When assessed through the lens of historical international norms, the true success of the Persian Gulf War was not blissful peace across the region through benevolent and cost-free American oversight, but the creation of a strategic landscape in which the United States stood empowered to influence and stabilize Middle Eastern affairs through a series of coalition and bilateral relationships. Iraq remained a limited, but viable, power to counter-balance Iranian ambitions. The Gulf States and Saudi Arabia owed their enduring security to American guarantees. Egypt and Israel, the leading military powers who could potentially ignite another regional war, each maintained robust economic and military dependence on bilateral partnerships with the United States. And most importantly, conditions for uninterrupted hydro-carbon trade—the primary Western interest in the troubled region and rationale for the 1991 intervention according to scholars as diverse as Millett and Bacevich—were ensured for a generation.
With the benefit of hindsight, it seems the true strategic mistake was not the limited nature of the Persian Gulf War, but rather American choices in 2003 and 2011 to upset this hard-won balance and then visibly withdraw from a destabilized Middle East. Rather than cultivating obvious gains and negotiating manageable challenges created by the 1991 triumph, successive administrations recklessly empowered Iran’s regional designs by emasculating its historic opponent during Operation Iraqi Freedom and then precipitously removed the preponderance of its conventional forces from the region. These mistakes ultimately catalyzed the chaos of the Syrian Civil War and unleashed the rapacious Islamic State. The degradation of secular nation-state control across the Middle East also removed a long-standing, though admittedly distasteful, check on religious terrorism by self-serving despots. The American-sponsored balance of power in the Middle East, so brilliantly engineered by a nuanced combination of military power and statecraft, was shattered by hubris and near-sighted politics.
Looking to the 21st century, American joint forces, along with equally important facets of national power, will remain globally engaged with varying degrees of operational intensity so long as the United States seeks to retain its dominant position as the guarantor of international equilibrium. Just as Roman legions were nearly always on campaign—as signified by a tradition where the sacred Temple of Janus left its doors open to signify a state of war for hundreds of years at a time—the commitment of enduring, though usually limited, military engagement is the unavoidable price of hegemonic influence.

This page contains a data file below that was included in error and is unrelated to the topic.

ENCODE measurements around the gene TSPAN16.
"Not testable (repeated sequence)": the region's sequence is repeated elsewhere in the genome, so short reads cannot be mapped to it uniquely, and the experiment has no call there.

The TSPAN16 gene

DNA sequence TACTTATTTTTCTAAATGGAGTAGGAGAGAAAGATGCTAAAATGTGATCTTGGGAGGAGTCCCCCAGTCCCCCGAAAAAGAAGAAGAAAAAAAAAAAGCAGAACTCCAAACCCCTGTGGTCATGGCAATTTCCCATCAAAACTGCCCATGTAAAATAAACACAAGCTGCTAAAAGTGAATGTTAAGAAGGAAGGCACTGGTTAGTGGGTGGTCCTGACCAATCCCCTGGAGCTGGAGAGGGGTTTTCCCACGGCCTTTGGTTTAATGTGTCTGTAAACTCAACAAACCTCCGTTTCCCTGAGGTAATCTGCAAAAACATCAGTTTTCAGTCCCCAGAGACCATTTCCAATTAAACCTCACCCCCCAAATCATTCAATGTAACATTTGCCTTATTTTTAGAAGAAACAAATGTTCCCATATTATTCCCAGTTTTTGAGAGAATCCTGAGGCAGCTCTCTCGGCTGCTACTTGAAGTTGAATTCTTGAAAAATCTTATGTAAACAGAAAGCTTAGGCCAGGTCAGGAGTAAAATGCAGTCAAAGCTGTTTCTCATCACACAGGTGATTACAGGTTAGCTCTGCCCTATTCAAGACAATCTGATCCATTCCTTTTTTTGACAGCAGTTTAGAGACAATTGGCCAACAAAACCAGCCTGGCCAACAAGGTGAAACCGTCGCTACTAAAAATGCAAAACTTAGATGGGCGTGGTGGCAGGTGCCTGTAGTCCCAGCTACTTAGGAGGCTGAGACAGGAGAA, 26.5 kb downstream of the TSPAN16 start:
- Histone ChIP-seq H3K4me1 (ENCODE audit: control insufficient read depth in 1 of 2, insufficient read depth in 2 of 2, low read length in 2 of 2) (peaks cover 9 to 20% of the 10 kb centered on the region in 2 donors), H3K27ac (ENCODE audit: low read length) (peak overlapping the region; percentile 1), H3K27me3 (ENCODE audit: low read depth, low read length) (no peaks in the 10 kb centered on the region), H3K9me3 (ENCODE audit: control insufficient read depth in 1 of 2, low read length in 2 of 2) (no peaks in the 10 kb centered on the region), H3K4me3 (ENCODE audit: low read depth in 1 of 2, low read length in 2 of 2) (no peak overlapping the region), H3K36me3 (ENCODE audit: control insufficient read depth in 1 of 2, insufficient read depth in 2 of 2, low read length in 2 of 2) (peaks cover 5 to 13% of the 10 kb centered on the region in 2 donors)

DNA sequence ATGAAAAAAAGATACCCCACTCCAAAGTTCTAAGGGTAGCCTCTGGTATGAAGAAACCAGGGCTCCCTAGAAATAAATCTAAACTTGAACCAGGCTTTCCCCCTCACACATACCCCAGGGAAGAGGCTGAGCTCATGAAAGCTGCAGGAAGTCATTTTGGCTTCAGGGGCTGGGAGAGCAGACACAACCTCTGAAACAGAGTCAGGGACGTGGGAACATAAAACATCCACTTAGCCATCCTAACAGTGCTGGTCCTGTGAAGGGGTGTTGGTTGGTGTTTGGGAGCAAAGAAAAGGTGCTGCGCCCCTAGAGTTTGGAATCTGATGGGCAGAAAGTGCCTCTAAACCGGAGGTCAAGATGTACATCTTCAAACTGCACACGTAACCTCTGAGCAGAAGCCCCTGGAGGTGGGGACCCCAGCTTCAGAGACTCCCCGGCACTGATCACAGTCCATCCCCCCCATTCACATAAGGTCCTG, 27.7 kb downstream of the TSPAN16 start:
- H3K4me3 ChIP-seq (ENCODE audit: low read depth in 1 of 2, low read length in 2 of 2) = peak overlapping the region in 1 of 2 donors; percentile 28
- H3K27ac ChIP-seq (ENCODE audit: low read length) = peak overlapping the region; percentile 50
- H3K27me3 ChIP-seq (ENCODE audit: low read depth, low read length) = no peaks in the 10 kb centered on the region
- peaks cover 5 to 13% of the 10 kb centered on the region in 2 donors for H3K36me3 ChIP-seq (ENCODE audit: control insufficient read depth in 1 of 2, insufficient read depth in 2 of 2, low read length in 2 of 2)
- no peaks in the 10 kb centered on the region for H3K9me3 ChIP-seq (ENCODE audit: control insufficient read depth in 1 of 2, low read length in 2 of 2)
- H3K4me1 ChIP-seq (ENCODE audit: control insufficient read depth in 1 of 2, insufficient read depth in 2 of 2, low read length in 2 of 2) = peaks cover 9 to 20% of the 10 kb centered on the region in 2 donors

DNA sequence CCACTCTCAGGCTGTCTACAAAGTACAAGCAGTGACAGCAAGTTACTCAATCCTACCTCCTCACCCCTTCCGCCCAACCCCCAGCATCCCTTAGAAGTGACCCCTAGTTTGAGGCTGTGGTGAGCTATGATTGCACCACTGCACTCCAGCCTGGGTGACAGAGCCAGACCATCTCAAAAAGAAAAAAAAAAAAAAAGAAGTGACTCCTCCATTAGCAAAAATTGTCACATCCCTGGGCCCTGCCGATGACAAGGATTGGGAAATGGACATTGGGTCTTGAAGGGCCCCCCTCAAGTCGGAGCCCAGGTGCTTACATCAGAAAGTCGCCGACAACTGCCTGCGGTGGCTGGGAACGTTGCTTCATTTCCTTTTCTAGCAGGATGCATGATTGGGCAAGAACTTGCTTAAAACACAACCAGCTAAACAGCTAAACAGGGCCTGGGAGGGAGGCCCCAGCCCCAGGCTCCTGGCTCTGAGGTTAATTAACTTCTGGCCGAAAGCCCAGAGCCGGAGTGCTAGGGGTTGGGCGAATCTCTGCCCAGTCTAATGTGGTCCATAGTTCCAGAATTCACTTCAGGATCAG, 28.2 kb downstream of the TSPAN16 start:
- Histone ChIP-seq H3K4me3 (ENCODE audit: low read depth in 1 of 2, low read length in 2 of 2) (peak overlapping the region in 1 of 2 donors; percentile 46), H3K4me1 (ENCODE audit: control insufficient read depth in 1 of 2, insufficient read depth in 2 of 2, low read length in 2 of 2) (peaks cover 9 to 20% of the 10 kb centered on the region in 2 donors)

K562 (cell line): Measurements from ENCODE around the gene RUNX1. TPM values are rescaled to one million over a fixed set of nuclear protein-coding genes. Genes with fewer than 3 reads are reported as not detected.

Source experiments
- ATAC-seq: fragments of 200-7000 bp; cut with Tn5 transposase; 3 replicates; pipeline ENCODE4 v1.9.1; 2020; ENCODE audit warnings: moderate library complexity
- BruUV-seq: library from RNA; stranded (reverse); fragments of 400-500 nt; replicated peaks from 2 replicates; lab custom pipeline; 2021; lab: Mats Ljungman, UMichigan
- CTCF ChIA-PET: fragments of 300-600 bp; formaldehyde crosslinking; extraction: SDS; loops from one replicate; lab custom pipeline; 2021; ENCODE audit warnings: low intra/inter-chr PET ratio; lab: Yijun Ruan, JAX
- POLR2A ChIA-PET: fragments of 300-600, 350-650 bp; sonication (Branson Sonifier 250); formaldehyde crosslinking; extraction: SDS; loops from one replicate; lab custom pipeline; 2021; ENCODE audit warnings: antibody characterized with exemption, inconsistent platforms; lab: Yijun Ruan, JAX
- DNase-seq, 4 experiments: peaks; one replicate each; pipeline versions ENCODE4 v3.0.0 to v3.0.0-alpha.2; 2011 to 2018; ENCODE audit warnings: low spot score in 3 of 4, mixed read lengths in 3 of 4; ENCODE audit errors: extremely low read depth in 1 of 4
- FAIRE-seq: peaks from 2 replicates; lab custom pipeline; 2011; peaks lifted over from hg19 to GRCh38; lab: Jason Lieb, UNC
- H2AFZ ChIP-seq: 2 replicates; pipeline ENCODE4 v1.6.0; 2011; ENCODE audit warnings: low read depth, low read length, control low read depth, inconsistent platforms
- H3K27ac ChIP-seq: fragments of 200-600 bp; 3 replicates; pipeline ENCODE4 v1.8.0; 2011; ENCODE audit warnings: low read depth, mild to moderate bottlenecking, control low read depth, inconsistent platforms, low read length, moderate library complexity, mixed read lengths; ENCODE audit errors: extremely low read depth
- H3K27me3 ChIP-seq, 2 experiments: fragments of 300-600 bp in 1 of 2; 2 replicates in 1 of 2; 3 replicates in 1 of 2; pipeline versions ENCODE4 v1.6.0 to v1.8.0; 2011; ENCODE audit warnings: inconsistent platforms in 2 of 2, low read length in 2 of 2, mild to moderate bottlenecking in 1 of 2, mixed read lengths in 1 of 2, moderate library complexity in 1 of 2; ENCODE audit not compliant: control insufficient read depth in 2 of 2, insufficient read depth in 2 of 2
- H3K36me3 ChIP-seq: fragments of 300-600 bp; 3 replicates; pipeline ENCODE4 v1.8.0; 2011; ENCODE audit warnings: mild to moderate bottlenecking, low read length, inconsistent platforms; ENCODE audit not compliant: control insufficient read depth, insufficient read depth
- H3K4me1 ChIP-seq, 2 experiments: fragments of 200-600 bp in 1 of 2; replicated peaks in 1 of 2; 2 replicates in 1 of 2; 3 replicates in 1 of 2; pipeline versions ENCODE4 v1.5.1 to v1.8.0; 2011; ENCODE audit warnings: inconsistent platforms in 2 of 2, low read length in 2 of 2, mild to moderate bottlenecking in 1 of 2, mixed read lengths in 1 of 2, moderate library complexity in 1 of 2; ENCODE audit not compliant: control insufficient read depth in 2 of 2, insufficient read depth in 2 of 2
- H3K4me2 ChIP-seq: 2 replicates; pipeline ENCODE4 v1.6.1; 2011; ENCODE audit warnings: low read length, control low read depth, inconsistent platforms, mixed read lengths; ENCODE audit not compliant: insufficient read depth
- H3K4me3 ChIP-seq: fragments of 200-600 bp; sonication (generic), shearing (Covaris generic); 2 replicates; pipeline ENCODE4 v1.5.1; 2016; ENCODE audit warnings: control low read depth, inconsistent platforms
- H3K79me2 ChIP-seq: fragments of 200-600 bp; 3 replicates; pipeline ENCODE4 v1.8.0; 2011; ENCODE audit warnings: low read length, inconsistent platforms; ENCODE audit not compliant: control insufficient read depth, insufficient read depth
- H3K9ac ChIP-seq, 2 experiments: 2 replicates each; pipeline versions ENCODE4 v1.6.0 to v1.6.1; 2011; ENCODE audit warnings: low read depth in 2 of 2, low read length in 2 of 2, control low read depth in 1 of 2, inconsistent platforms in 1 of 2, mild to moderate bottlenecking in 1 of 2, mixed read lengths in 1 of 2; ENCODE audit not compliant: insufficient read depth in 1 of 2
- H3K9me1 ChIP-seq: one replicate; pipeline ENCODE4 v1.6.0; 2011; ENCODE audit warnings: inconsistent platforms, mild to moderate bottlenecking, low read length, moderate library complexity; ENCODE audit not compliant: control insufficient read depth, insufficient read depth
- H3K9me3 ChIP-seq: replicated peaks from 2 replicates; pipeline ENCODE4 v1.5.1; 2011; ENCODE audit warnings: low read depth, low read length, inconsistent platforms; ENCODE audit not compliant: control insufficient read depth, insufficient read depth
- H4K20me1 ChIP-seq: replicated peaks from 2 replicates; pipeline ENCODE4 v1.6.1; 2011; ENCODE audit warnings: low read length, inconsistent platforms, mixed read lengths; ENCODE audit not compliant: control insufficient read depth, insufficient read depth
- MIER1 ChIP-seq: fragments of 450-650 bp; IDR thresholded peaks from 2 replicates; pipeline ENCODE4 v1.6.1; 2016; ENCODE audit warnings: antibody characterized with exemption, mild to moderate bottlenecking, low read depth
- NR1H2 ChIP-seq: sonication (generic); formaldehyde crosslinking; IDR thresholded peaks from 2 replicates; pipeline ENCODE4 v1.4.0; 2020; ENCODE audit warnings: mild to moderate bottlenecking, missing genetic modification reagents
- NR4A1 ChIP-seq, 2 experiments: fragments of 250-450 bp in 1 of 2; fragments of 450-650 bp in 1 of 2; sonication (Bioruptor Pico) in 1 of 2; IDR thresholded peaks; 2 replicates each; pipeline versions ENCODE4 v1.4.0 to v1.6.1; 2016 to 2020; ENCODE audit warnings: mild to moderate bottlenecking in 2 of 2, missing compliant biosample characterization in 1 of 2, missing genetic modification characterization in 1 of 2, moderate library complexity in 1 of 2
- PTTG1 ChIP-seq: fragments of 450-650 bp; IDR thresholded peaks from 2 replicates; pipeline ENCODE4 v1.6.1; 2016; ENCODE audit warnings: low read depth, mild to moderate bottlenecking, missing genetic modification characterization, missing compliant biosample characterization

"...to take it was perhaps wrong, but to let it go is dangerous."
Pericles of Athens, when encouraging his democracy to shoulder the burdens of empire, warned that “to take it was perhaps wrong, but to let it go is dangerous.” Over two millennia later, the world’s current hegemon will similarly remain involved in strategic maintenance operations in critical theaters ranging from Mesopotamia to the Caucuses to the Far East as it seeks to prevent, or at least negotiate, the perils of relative decline. Any idea that the American leviathan can maintain global primacy, even as regional powers like China, Russia, and Iran increasingly challenge the existing international order, without continuously projecting power is a seductive fiction. While it has no Temple of Janus, the republic’s doors will remain open to degrees of intervention as it safeguards both traditional and emerging national interests. Like the Romans, Mongols, and British before, America’s imperative to exercise unending foreign military engagement will not change until its primacy is eclipsed.
Nathan Jennings is a U.S. Army officer who served in Baghdad and Kirkuk during Operation Iraqi Freedom and has taught history at the United States Military Academy at West Point. He holds an M.A. in history from the University of Texas at Austin and is the author of the recently published book, Riding for the Lone Star: Frontier Cavalry and the Texas Way of War, 1822-1865. The views expressed are his own and do not reflect the position of the U.S. Army, the Department of Defense, or the U.S. Government.
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 Allan Millett and Peter Maslowski, For the Common Defense: A Military History of the United States of America (New York: Free Press, 1994), xii.
 Jim Tice, “Army shrinks to smallest level since before World War II,” Army Times, May 7, 2016.
 Robert Strassler, editor, The Landmark Thucydides: A Comprehensive Guide to the Peloponnesian War (New York: Free Press, 1996), 125.
 Geoffrey Wawro, “The Sins of the First Gulf War,” The Daily Beast, January 22, 2011.
 Thomas Mahnken, “The Gulf War in Retrospect,” Foreign Policy, January 20, 2011.
 Andrew Bacevich, America’s War for the Greater Middle East: A Military History (New York: Random House, 2016), 134.
 Daniel Bolger, Why We Lost: A General’s Inside Account of the Iraq and Afghanistan Wars (New York: Houghton Mifflin Harcourt Publishing Company, 2014), 422.
 Millett, For the Common Defense, 631; Bacevich, America’s War for the Greater Middle East, 133.
 Bolger, Why We Lost, 422, 427.
 David Shotter, Rome and Her Empire (New York: Pearson Education, 2003), 227.
 Strassler, Landmark Thucydides, 126.